What’s a Furnace Flame Sensor?
The flame sensor within a furnace was created to ensure that the gas valve is opening only while the flames are burning. Otherwise, toxic gas could build up and result in a leak or fire. Flame sensors can be found in all modern gas furnaces and other gas-powered heating systems. However, if you have an older model, you should take a look to see whether or not a flame sensor is included in the furnace before assuming so.
6 Signs of a Malfunctioning Gas Furnace Flame Sensor
If you notice any of these issues occurring with your furnace, you should find out how to tell if your flame sensor is bad. That’s because, when it comes to yellow burner flames, rusted flue lines, high utility bills, water leaks, old age, or constant thermostat adjustments; the root of the problem often lies at the flame sensor of the furnace.
Yellow Burner Flames
Open up or glance through the peephole of your gas furnace to see the color of the flames firing up in the burner. If they’re yellow, that means that the gas isn’t fully burning away. This is most likely because the carbon monoxide isn’t being vented out of the system effectively. Call a certified technician to mitigate the issue with a furnace flame sensor inspection or gas burner cleaning. In the meantime, monitor the reading on your home’s carbon monoxide detector.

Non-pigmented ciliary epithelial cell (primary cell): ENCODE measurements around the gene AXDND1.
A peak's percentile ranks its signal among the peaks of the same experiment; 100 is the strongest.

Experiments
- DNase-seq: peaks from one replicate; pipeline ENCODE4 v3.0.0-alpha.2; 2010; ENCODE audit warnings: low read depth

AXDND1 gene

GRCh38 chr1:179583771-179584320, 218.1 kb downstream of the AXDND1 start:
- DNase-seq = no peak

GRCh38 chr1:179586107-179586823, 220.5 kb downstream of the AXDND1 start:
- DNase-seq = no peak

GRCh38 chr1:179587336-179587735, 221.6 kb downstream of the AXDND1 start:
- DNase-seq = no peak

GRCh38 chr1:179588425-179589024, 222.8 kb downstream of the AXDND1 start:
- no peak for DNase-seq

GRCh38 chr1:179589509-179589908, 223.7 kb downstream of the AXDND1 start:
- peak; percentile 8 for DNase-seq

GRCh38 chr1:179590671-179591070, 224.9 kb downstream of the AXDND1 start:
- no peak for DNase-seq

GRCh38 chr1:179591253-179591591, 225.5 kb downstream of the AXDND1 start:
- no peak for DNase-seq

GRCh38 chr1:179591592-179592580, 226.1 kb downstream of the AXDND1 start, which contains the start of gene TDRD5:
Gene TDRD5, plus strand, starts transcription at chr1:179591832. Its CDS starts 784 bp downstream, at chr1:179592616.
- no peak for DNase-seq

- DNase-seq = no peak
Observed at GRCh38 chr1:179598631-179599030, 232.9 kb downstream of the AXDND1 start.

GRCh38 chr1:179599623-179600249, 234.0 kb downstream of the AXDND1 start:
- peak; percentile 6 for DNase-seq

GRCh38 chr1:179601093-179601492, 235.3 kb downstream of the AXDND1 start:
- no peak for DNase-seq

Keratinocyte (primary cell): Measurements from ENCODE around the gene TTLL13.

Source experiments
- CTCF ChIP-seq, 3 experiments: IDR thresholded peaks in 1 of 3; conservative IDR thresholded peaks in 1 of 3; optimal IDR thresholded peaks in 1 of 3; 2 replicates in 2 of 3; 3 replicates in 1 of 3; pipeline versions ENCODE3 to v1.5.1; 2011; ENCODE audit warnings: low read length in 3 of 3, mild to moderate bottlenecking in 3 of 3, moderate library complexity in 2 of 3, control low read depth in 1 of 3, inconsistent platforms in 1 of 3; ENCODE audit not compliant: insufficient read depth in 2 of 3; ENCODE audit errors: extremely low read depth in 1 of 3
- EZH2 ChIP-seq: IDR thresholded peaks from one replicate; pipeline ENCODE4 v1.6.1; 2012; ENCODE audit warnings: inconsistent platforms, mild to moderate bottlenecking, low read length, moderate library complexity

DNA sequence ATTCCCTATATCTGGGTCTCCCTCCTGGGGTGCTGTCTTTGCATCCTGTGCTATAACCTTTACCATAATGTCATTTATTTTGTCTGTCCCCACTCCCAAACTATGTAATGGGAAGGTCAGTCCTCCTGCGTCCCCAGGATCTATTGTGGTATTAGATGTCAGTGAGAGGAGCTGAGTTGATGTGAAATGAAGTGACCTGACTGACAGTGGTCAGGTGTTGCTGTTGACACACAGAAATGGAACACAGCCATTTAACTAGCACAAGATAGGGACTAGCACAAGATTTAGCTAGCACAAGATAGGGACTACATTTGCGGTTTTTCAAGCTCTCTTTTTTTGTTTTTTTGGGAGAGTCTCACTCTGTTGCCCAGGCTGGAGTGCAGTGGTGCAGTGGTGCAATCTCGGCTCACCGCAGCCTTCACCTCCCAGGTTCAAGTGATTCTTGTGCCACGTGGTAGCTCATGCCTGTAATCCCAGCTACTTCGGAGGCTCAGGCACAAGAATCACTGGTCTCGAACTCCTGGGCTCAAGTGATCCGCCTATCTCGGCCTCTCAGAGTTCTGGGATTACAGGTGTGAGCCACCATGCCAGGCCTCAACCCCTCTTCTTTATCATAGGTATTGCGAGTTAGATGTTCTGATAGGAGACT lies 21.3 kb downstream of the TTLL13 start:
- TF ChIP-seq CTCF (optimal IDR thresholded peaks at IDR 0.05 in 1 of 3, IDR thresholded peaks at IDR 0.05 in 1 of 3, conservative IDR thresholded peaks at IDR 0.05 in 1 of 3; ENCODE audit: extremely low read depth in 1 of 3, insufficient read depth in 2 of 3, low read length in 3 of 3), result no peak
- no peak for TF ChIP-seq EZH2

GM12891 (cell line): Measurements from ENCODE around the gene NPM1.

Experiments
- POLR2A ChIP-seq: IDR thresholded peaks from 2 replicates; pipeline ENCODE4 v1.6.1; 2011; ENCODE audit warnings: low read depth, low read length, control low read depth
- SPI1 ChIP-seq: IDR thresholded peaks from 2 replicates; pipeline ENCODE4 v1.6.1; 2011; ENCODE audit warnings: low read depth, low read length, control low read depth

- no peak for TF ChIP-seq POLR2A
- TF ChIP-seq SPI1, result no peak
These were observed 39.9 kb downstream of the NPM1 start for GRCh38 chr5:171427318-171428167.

Rusted Flue Lines
Similar to yellow burner flames, another sign of poor furnace venting is rusted flue lines. The flue system is essential to leading the dangerous CO gas outside of your home. If there’s a leak causing your flue lines to rust and corrode, the CO gas can’t exit properly. If your flame sensor is shutting down your furnace operation, contact Snell to see if you need flue maintenance services.
High Utility Bills
If your heating bills have been higher than usual—even in regular winter temperatures—then you should double-check that your air filters are clear. If they don’t need to be replaced, you could have a deeper issue with the flame sensor in your furnace that is making it difficult for your furnace to operate to its full potential. If that’s the case, have a certified contractor come over to check your flame sensor and other components in your heating system.
Tips & Insights: When Should I Replace the Furnace In My Home?
If you see puddles of water sitting around the base of your furnace, you need to figure out right away where the leak is coming from. If the puddles are only appearing when your air conditioner is on, then it’s probably somewhere within the water condensate line. You can fix this yourself using Pan Tablets. However, if they show up whenever the heat is on, the solution will require the help of a professional.
After about 20 years of operation, you’re going to want to switch to a newer, more energy-efficient gas furnace model. This is so your aged furnace doesn’t fail on you unexpectedly. Save yourself the stress associated with a defective furnace flame sensor and contact a certified contractor to replace your heating system.
Constant Thermostat Adjustments